Today, we will discuss contributed surplus, another frequently misunderstood concept which is distinct from and is not to be confused with share premium.

Contributed surplus is defined under section 54(2) of the Companies Act 1981, as amended, as including “proceeds arising from donated shares, credits resulting from redemption or conversion of shares at less than the amount set up as nominal capital and donations of cash and other assets of the company”.

On the balance sheet of a company, contributed surplus appears as a separate line entry on the equity side of the balance sheet and is a quasi-equity account.

Contributed surplus differs from share premium in a number of material ways, including that (i) it is gratuitous in nature; (ii) it does not count towards the determination of a company’s assessable capital; and (iii) a company can make distributions out of its contributed surplus account that do not offend the capital maintenance rules.

Contributed surplus is a gift to the company that could be in the form of cash or other assets. The distinguishing feature is that the company does not issue shares in exchange for the contribution. Remarkably, the Companies Act is permissive; a person who is not a shareholder can make a contribution to any company.

Further, contributed surplus does not count in the determination of a company’s assessable capital, which is used to calculate the annual government fee that a company is required to pay to the Bermuda Registrar of Companies.

Finally, the contributed surplus account may be used to make a distribution, provided the company can satisfy the “solvency test” and “net asset test” as set out in section 54 of the Companies Act.

Therefore, unlike with a statutory reduction of share premium that requires, amongst other things, a legal notice to be published and shareholder consent, a company does not need to be concerned that it will be in breach of certain capital maintenance rules when utilising assets recorded in the company’s contributed surplus account.

In addition to making a distribution from its contributed surplus account to its shareholders, it is common for companies to use a contributed surplus account to off-set debt owing to its shareholders or to grant loans to its subsidiaries.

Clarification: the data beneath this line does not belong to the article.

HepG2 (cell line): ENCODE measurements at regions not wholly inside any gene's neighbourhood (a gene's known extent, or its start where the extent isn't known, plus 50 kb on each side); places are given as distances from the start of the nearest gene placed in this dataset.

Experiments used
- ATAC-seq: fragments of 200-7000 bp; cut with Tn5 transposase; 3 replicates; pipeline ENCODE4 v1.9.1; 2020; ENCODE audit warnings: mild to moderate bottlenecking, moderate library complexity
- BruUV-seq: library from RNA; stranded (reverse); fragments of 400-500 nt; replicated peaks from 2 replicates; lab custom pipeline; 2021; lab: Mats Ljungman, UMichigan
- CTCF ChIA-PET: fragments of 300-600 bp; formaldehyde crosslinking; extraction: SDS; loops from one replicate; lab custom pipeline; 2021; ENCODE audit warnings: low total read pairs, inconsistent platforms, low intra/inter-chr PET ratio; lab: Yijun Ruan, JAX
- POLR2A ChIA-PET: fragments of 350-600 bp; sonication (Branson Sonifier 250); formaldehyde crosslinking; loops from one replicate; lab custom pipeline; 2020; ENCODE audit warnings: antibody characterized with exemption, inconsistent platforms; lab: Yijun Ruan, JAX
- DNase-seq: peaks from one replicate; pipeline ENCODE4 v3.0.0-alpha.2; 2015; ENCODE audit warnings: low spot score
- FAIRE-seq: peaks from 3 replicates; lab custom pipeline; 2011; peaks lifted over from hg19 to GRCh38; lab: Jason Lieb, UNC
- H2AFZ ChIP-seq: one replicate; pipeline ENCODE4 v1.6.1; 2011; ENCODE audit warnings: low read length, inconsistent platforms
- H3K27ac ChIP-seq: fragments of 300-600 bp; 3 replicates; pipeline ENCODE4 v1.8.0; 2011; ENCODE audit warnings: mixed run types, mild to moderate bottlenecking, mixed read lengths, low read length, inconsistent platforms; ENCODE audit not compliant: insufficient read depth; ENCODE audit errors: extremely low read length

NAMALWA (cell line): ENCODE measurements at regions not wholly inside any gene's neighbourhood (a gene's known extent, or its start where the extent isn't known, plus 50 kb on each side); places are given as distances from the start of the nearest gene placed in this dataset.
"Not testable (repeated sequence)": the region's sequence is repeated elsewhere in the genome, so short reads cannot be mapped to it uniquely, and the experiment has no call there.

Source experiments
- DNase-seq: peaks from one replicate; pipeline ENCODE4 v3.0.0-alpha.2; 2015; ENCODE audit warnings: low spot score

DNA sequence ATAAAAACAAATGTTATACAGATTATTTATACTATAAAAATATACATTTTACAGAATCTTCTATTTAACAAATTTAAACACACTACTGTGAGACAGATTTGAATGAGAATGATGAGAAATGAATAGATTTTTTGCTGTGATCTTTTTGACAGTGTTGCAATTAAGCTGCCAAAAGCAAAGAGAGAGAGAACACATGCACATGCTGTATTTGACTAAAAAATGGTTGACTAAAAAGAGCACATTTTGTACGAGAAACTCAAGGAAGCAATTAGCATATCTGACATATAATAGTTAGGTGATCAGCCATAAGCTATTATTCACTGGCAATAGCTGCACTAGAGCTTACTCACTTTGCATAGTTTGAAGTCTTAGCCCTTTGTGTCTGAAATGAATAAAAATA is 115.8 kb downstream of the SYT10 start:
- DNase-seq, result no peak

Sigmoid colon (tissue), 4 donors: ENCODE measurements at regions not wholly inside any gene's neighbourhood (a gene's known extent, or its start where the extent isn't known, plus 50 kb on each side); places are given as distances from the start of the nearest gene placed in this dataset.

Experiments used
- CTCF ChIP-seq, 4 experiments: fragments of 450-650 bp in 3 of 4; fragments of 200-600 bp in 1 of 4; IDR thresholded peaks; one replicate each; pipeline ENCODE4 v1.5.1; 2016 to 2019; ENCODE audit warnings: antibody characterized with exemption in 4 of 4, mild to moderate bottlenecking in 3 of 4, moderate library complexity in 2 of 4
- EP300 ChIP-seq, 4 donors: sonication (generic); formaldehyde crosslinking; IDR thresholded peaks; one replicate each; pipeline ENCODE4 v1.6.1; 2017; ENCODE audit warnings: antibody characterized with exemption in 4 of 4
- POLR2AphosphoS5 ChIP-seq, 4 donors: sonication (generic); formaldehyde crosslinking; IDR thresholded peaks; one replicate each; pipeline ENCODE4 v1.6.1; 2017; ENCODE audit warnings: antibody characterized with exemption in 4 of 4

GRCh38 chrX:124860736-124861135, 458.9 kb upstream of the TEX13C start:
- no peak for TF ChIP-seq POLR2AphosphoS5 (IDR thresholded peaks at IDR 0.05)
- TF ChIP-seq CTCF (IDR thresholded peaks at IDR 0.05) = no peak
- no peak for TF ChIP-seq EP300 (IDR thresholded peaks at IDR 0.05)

It must be underscored that a shareholder does not have a right to claim the money that has been credited to the contributed surplus account, notwithstanding that he or she may have donated any portion or all of the assets in the account.

To ensure the contributed surplus account is accurate, companies should pass a resolution approving distributions from its contributed surplus account as well as acknowledging receipt of the funds constituting contributed surplus.

While there is no statutory requirement to do so, in practice, as a matter of good corporate governance it is prudent to ensure amounts constituting contributed surplus are properly recorded and to expressly distinguish that the contribution is not for a subscription of shares.

Companies have a legal responsibility to ensure the contributed surplus account is accurate or they could face financial penalties.

Therefore, if in any doubt, please obtain legal advice on the proper characterisation and any steps required to record, reduce or distribute monies from the contributed surplus account of the company.

This column should not be used as a substitute for professional legal advice. Before proceeding with any matters discussed here, persons are advised to consult with a lawyer.

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